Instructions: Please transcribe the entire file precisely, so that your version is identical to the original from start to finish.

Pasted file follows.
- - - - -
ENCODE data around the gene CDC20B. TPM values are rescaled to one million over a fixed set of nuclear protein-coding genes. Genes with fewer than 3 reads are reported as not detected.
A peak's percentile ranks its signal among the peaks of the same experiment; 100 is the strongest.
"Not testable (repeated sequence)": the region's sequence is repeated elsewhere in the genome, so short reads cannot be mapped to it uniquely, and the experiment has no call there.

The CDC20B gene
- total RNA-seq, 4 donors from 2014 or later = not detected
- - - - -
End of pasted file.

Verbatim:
ENCODE data around the gene CDC20B. TPM values are rescaled to one million over a fixed set of nuclear protein-coding genes. Genes with fewer than 3 reads are reported as not detected.
A peak's percentile ranks its signal among the peaks of the same experiment; 100 is the strongest.
"Not testable (repeated sequence)": the region's sequence is repeated elsewhere in the genome, so short reads cannot be mapped to it uniquely, and the experiment has no call there.

The CDC20B gene
- total RNA-seq, 4 donors from 2014 or later = not detected